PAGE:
Human Rights and Equity Office

Human Rights and Equity Office
Human Rights and Equity Office

Meeting 30: Academic Accommodations

This meeting focused on academic accommodations for students with disabilities.

Guest Speaker

Cynthia Gibney, Executive Director Student Wellness Services

Alan Jeans, Manager Queen's Student Accessibility Services.


Longueépée v. University of Waterloo, 2020 ONCA 830


Longueépée v. University of Waterloo, 2020 ONCA 830

The Applicant, Roch Longueépée, attended Dalhousie University for two terms, withdrawing after receiving a D grade in both terms, several years before applying for admission to the University of Waterloo. He had achieved grades that were well below the University’s minimum admission requirements for transfer students. The applicant was a survivor of institutional child abuse. He suffered severe physical, psychological and sexual trauma during his childhood. Mr. Longueépée had completed a high school equivalency and attended Dalhousie before being diagnosed with moderate traumatic brain injury and post-traumatic stress disorder.

Accepting that the applicant had previously undiagnosed and unaccommodated disabilities, University the University convened an admissions committee to consider his application, consisting of academic transcripts, information about his volunteer work, and reference letters. Because of his prior studies at Dalhousie, the University considered Mr. Longueépée to be a transfer student, rather than a mature student, in the admissions process. He did not meet the minimum admission requirements, and the Admissions Committee concluded that Mr. Longueépée’s application did not demonstrate the ability to succeed at University, and he was refused admission.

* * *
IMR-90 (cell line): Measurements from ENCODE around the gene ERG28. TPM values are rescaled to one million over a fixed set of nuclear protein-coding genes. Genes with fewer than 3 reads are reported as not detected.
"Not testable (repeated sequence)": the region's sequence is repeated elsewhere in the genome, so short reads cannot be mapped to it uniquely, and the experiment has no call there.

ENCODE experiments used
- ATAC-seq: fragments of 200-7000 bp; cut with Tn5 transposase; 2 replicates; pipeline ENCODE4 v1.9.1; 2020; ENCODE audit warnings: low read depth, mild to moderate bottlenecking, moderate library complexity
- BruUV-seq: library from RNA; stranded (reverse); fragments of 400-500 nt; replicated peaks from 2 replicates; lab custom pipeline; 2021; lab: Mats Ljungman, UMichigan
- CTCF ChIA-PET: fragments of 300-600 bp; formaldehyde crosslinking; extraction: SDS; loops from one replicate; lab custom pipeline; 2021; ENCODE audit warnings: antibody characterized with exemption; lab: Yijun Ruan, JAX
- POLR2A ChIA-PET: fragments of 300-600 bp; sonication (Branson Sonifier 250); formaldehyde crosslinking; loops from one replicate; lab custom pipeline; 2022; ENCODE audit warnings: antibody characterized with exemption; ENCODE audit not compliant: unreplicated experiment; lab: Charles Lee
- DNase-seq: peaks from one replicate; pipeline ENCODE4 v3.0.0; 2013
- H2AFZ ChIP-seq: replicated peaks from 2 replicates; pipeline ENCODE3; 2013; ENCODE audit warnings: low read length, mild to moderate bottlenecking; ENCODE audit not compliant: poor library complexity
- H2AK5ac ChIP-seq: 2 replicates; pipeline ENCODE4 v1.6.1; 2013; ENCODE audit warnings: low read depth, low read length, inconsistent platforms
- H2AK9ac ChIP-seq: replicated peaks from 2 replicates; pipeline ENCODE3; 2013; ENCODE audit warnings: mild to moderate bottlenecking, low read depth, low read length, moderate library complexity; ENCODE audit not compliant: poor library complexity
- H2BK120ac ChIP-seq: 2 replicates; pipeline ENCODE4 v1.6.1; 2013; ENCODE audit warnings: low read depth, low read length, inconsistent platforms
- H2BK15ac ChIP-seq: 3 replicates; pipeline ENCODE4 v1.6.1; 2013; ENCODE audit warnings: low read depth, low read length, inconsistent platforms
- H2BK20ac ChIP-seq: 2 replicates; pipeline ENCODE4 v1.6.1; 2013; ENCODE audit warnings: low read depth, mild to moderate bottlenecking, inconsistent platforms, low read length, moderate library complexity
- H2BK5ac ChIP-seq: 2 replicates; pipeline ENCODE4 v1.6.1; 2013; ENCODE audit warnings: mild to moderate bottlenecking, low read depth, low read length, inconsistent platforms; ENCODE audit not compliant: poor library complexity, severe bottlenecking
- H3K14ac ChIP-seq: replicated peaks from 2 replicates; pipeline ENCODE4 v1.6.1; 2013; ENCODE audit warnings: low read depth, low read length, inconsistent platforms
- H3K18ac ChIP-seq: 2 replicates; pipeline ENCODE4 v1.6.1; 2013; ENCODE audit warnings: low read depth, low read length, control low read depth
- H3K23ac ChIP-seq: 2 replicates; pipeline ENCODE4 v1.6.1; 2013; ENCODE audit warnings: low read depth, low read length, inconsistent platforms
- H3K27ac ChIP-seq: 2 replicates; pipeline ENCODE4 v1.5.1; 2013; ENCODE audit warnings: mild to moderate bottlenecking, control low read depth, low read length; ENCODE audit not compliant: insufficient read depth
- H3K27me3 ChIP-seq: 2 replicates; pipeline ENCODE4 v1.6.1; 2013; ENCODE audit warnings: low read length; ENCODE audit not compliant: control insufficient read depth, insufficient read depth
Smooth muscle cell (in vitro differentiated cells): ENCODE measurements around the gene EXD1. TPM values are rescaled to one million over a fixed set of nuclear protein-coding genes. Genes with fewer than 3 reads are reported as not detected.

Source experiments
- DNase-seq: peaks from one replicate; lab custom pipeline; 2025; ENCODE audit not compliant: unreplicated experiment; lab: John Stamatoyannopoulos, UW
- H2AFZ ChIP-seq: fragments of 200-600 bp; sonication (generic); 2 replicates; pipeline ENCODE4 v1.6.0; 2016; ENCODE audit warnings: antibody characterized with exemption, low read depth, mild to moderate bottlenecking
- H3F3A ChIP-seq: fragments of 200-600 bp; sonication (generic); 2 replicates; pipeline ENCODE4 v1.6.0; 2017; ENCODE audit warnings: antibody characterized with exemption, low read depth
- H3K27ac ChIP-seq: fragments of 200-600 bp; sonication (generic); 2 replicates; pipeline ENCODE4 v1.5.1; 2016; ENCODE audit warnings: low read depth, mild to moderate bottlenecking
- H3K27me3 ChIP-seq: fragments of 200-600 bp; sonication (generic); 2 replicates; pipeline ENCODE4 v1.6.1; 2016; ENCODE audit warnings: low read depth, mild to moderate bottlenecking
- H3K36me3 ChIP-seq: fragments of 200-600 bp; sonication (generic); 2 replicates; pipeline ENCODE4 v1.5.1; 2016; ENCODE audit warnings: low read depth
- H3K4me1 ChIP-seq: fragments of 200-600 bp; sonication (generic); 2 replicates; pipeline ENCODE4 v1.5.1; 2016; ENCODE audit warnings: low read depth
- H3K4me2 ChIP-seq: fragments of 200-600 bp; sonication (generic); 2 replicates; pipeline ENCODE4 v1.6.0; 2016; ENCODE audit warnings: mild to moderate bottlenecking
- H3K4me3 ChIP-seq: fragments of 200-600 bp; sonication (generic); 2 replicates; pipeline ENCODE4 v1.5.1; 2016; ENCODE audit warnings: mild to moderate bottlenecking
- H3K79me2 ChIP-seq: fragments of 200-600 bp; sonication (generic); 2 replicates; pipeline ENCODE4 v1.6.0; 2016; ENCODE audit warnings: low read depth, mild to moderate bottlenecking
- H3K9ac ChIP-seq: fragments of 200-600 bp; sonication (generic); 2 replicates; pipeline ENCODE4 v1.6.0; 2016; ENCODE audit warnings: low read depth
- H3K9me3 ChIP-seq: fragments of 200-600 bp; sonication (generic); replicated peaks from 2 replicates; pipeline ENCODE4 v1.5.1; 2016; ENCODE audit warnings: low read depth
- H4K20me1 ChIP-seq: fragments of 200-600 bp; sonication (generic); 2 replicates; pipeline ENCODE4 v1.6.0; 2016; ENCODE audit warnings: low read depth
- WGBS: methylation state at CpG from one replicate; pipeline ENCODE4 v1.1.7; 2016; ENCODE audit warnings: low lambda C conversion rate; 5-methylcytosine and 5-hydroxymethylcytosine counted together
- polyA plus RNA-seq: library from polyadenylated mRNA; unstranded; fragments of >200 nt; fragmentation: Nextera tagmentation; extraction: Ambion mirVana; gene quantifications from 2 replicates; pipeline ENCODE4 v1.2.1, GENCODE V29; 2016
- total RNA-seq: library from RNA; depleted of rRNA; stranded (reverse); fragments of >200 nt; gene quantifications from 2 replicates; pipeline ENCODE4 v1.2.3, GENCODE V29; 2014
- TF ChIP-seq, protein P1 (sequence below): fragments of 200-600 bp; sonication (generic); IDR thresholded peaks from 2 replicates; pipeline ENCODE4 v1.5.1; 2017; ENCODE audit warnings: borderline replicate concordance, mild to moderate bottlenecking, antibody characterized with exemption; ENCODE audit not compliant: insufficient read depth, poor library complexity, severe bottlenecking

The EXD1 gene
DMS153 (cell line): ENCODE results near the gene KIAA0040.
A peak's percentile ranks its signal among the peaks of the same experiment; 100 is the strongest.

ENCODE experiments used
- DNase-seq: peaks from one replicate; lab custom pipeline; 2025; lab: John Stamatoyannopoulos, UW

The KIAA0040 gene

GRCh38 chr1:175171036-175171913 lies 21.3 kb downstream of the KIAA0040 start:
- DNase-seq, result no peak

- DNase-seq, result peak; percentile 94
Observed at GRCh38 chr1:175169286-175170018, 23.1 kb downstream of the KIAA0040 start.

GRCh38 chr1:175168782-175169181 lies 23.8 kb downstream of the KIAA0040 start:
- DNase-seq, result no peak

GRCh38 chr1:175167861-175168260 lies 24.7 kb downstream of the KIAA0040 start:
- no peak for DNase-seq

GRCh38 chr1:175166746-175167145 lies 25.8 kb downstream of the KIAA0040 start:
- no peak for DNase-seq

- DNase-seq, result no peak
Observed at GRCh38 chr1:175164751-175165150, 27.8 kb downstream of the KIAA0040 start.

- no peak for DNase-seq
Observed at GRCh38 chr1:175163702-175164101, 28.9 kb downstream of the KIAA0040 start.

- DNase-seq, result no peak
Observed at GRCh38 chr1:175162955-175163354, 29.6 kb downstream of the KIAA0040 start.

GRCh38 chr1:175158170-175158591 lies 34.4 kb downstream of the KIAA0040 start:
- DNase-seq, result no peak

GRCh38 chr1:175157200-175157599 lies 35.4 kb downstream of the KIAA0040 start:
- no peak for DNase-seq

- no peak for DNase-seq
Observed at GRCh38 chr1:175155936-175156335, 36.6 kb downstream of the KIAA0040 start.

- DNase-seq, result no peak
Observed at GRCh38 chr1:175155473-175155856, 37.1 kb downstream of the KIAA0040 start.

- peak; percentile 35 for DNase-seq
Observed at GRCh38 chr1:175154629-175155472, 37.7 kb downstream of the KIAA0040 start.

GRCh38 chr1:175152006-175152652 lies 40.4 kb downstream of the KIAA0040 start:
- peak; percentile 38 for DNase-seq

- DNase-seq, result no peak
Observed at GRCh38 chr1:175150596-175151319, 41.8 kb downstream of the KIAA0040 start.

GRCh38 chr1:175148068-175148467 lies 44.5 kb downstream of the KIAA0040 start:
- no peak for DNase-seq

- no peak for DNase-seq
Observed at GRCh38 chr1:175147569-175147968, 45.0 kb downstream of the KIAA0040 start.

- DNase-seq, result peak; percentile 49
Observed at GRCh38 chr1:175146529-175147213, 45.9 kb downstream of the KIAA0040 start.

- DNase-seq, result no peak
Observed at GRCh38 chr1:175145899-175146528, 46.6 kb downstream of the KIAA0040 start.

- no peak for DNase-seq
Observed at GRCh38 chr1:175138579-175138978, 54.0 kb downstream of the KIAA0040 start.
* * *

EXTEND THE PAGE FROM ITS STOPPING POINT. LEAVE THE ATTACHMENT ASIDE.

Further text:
The Ontario Human rights tribunal dismissed his application alleging discrimination on basis of disabilities. It also denied the request for reconsideration, asserting that even though the University’s grades-based admissions standard had a discriminatory effect on Mr. Longueépée because he had unidentified and unaccommodated disabilities when he obtained the relevant grades. Therefore, the University had reasonably accommodated Mr. Longueépée’s disabilities in its admissions process. The Court concluded that the University met its procedural duty to accommodate Mr. Longueépée by considering his application for admission, although submitted late and not through the normal OUAC process. The Vice Chair also concluded that the University met its substantive duty to accommodate and referred to the significant gap between the University’s admission requirements and Mr. Longueépée’s past academic performance and his failure to take any university courses after his diagnosis. The Vice Chair noted that the failure to involve Accessibility Services was part of the procedural duty to accommodate and did not mean that the University failed in its duty to substantively accommodate Mr. Longueépée.